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Do I Need The Flu Vaccine If I Am Travelling
Whether or not you are at high risk for the complications of flu, you should consider getting a flu vaccination before travelling overseas because studies have shown that the flu is the most commonly contracted vaccine-preventable disease among international travellers.
- Flu outbreaks have been linked to travellers.
- Certain types of travel where large numbers of people are likely to be in close proximity, such as cruise ship voyages or events that include mass gatherings, are particularly high risk.
- In tropical countries, the flu can occur throughout the year, so vaccination is worthwhile regardless of the season.
- In temperate climates in the northern hemisphere, the flu is more common between the months of December and March.
How Important Is It To Get A Booster And Do I Need To Wait If Ive Been Sick
If you were vaccinated with either Pfizer or Moderna six months or more ago or had the Johnson & Johnson shot two or more months ago, then its time to get your booster dose. The CDC recommends getting either Pfizer or Moderna and has found that so-called mixing and matching is safe.
A little less than half of Coloradans whove been vaccinated have received their booster dose. Barron and other health officials say that number should be higher.
Getting vaccinated is a big deal. Obviously, it’s a good idea to have that completed at least two weeks prior to your travel plan, Barron said. What if you’re leaving in a week? It’s still worth getting it done and doing it before you actually leave, so you have some level of protection.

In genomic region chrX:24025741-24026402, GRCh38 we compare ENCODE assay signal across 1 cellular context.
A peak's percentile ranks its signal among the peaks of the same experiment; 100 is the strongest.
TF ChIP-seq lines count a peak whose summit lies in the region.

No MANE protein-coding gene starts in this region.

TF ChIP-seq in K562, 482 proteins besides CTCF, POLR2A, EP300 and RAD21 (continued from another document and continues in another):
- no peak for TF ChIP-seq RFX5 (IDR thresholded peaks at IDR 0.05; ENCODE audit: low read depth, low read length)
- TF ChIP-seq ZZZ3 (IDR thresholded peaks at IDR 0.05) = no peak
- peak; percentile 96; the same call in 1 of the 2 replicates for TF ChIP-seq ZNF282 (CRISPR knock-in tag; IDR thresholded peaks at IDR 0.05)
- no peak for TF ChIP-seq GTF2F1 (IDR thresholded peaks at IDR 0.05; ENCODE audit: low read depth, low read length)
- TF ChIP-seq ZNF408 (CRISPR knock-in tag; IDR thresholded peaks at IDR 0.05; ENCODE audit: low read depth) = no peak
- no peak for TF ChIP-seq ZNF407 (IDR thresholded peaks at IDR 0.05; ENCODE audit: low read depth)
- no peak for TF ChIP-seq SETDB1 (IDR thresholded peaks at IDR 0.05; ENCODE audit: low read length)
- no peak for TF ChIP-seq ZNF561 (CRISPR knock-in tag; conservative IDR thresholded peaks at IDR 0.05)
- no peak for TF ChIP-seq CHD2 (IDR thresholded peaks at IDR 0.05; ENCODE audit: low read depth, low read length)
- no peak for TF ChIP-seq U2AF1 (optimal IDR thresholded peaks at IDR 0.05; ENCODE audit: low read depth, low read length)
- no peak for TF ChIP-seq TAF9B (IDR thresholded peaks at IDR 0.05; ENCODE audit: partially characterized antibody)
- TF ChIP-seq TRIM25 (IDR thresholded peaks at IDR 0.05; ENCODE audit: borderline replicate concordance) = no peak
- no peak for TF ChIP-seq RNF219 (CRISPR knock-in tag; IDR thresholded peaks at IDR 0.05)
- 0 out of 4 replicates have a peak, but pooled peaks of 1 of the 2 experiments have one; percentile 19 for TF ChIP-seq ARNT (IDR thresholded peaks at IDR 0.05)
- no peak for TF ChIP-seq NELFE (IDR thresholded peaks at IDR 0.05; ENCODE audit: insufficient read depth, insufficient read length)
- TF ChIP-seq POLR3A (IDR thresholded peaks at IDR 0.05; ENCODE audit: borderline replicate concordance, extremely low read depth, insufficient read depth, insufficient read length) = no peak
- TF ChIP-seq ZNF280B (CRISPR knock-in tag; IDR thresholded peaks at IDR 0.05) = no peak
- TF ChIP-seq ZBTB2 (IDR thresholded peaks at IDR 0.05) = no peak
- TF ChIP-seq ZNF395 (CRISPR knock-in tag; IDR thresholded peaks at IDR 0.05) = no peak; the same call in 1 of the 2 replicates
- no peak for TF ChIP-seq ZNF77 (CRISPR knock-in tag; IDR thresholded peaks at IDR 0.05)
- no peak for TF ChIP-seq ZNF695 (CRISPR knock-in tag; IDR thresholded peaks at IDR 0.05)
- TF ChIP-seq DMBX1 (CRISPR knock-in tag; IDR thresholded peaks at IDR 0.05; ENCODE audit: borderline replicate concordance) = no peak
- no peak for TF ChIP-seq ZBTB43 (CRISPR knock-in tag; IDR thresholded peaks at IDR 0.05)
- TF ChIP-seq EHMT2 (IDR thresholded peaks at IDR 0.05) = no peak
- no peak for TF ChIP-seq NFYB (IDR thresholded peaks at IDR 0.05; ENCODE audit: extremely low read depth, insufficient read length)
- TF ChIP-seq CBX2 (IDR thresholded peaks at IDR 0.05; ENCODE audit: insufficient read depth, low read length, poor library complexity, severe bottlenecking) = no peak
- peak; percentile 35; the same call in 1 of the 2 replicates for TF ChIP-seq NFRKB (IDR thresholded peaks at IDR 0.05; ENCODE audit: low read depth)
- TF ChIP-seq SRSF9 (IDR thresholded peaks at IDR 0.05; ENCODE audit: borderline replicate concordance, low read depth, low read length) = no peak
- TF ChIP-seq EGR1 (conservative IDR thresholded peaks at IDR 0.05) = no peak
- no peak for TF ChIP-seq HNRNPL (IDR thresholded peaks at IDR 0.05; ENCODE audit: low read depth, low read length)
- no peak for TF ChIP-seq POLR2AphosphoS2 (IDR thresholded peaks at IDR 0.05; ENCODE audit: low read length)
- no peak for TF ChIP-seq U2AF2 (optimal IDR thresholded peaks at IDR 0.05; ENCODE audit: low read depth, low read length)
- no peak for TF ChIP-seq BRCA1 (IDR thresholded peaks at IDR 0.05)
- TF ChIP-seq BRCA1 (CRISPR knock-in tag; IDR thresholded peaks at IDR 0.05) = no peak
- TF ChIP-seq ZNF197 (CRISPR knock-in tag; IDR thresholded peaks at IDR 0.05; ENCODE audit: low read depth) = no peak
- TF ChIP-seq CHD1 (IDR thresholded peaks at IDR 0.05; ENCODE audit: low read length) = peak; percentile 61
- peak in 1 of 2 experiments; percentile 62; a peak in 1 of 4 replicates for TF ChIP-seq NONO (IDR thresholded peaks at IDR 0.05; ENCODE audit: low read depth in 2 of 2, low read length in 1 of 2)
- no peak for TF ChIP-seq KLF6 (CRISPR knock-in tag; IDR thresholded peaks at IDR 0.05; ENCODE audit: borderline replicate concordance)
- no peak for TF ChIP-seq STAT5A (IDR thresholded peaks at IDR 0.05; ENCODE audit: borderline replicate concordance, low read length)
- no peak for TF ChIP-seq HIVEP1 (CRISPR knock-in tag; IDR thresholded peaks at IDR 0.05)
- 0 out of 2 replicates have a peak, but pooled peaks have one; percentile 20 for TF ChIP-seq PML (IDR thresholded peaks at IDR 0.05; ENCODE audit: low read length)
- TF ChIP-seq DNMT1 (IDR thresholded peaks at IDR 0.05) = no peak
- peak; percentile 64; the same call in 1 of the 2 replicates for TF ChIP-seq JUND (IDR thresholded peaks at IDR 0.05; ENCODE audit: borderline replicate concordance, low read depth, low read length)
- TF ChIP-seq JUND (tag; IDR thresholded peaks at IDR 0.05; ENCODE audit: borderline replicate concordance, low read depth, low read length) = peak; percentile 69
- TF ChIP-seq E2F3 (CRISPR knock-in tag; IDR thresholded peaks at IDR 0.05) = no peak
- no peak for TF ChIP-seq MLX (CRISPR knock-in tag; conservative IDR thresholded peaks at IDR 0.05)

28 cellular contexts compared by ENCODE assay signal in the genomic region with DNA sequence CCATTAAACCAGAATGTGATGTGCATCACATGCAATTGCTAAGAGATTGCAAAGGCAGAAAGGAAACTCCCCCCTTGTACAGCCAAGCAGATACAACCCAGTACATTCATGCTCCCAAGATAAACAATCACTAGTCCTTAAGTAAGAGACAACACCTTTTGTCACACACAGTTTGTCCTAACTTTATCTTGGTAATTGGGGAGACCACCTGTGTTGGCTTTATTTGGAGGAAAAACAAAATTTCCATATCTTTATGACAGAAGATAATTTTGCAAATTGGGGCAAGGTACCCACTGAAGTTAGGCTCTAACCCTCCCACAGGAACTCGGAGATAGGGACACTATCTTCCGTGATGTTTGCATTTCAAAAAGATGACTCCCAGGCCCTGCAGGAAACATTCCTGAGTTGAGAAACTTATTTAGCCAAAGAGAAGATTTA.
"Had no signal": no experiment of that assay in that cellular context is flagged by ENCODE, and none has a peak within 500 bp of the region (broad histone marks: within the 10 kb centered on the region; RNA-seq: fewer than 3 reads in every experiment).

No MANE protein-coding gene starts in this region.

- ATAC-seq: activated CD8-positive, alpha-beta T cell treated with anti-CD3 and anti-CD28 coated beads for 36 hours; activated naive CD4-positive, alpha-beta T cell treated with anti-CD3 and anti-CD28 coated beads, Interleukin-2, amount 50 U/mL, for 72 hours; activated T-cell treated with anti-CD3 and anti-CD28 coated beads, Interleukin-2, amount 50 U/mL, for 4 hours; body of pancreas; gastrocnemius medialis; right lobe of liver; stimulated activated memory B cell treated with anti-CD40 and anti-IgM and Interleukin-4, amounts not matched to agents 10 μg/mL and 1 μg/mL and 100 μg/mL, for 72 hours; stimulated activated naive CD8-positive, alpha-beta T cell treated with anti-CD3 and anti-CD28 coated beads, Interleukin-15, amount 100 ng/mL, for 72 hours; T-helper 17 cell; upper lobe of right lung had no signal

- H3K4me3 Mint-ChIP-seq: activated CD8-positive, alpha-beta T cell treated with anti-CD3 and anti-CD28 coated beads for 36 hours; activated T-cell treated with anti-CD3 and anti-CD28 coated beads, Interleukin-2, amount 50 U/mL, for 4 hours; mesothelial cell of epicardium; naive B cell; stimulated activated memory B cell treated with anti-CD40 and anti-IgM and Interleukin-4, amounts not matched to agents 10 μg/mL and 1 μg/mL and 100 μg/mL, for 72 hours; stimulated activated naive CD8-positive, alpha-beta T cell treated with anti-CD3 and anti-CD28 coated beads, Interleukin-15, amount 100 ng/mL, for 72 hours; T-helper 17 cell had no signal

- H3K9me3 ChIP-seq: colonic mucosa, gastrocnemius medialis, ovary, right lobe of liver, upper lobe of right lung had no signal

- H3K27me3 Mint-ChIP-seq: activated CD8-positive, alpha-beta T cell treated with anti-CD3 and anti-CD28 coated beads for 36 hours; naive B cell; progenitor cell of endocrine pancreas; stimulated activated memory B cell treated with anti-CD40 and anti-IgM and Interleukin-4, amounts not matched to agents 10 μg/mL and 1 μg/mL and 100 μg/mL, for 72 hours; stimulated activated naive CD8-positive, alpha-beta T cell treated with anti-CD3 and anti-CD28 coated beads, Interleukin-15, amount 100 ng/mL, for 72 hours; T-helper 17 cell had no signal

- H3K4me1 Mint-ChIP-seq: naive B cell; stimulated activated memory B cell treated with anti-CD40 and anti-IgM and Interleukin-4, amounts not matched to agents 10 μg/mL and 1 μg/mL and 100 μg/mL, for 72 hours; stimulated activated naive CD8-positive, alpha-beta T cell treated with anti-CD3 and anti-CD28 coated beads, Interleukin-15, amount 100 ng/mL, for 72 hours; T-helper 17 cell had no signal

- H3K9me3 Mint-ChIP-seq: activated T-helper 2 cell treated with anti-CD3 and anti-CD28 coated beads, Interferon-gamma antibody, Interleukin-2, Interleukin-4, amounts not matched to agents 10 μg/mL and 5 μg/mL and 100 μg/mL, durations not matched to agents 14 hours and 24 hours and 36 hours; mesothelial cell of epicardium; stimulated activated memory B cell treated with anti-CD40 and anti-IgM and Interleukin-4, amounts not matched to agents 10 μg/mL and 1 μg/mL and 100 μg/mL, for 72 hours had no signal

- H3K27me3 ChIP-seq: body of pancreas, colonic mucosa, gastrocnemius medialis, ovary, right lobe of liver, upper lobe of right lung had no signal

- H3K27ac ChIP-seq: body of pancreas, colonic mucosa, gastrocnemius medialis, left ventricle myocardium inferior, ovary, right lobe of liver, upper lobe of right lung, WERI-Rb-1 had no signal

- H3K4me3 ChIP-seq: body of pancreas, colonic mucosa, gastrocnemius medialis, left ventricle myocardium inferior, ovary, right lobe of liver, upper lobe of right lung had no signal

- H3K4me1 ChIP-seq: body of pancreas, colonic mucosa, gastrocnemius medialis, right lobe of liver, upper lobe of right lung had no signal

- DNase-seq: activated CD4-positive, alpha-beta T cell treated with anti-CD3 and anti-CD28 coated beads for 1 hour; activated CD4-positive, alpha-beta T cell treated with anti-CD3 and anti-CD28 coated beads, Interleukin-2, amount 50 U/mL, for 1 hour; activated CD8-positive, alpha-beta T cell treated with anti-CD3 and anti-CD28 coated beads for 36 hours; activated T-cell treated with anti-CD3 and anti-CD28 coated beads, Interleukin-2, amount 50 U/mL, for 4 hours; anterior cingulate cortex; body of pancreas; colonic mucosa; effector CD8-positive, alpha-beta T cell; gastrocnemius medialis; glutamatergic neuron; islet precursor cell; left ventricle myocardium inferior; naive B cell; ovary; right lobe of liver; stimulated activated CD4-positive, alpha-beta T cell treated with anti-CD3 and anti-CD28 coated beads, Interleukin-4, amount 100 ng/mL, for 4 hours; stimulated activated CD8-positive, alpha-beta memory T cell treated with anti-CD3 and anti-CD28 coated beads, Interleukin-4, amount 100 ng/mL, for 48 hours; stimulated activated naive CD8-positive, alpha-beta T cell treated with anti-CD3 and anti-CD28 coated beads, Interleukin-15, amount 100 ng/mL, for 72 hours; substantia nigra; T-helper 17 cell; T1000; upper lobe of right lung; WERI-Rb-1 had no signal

Booster shots are available at state-run vaccination sites, most pharmacies and hospitals. Theyre also available at Denver International Airport by appointment.
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Why Is The Flu Vaccine Recommended
While the flu vaccine isn’t 100% effective, it still greatly reduces a person’s chances of catching the flu, which can be very serious. It also can make symptoms less severe if someone does still get the flu after immunization.
Even if you or your kids got the flu vaccine last year, that won’t protect you this year, because flu viruses change. That’s why the vaccine is updated each year to include the most current types of the virus.